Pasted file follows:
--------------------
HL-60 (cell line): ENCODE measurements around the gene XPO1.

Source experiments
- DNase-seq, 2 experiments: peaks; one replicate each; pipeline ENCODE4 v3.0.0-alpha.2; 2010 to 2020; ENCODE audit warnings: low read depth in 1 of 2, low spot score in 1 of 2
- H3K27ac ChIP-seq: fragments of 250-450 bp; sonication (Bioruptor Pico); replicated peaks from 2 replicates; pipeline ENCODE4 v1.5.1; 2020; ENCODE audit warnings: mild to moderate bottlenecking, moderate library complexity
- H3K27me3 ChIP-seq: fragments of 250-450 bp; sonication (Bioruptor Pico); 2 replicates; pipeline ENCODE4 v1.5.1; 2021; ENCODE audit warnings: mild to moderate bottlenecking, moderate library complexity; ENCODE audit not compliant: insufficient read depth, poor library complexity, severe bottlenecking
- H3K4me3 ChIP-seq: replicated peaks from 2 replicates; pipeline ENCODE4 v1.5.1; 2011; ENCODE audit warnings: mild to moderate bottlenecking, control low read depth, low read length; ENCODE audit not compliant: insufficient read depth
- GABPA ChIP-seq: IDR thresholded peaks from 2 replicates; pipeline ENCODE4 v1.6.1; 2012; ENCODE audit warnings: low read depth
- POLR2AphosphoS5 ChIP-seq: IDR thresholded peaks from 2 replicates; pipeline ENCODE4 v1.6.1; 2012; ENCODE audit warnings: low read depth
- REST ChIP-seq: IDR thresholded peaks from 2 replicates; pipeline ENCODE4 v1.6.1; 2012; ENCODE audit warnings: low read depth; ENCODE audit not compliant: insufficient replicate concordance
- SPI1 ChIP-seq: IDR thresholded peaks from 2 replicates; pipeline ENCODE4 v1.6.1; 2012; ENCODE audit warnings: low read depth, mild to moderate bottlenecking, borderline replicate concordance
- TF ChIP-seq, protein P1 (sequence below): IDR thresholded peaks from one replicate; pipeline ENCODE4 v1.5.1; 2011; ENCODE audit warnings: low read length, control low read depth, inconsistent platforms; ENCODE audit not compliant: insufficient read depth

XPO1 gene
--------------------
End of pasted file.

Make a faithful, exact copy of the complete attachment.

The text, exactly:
HL-60 (cell line): ENCODE measurements around the gene XPO1.

Source experiments
- DNase-seq, 2 experiments: peaks; one replicate each; pipeline ENCODE4 v3.0.0-alpha.2; 2010 to 2020; ENCODE audit warnings: low read depth in 1 of 2, low spot score in 1 of 2
- H3K27ac ChIP-seq: fragments of 250-450 bp; sonication (Bioruptor Pico); replicated peaks from 2 replicates; pipeline ENCODE4 v1.5.1; 2020; ENCODE audit warnings: mild to moderate bottlenecking, moderate library complexity
- H3K27me3 ChIP-seq: fragments of 250-450 bp; sonication (Bioruptor Pico); 2 replicates; pipeline ENCODE4 v1.5.1; 2021; ENCODE audit warnings: mild to moderate bottlenecking, moderate library complexity; ENCODE audit not compliant: insufficient read depth, poor library complexity, severe bottlenecking
- H3K4me3 ChIP-seq: replicated peaks from 2 replicates; pipeline ENCODE4 v1.5.1; 2011; ENCODE audit warnings: mild to moderate bottlenecking, control low read depth, low read length; ENCODE audit not compliant: insufficient read depth
- GABPA ChIP-seq: IDR thresholded peaks from 2 replicates; pipeline ENCODE4 v1.6.1; 2012; ENCODE audit warnings: low read depth
- POLR2AphosphoS5 ChIP-seq: IDR thresholded peaks from 2 replicates; pipeline ENCODE4 v1.6.1; 2012; ENCODE audit warnings: low read depth
- REST ChIP-seq: IDR thresholded peaks from 2 replicates; pipeline ENCODE4 v1.6.1; 2012; ENCODE audit warnings: low read depth; ENCODE audit not compliant: insufficient replicate concordance
- SPI1 ChIP-seq: IDR thresholded peaks from 2 replicates; pipeline ENCODE4 v1.6.1; 2012; ENCODE audit warnings: low read depth, mild to moderate bottlenecking, borderline replicate concordance
- TF ChIP-seq, protein P1 (sequence below): IDR thresholded peaks from one replicate; pipeline ENCODE4 v1.5.1; 2011; ENCODE audit warnings: low read length, control low read depth, inconsistent platforms; ENCODE audit not compliant: insufficient read depth

XPO1 gene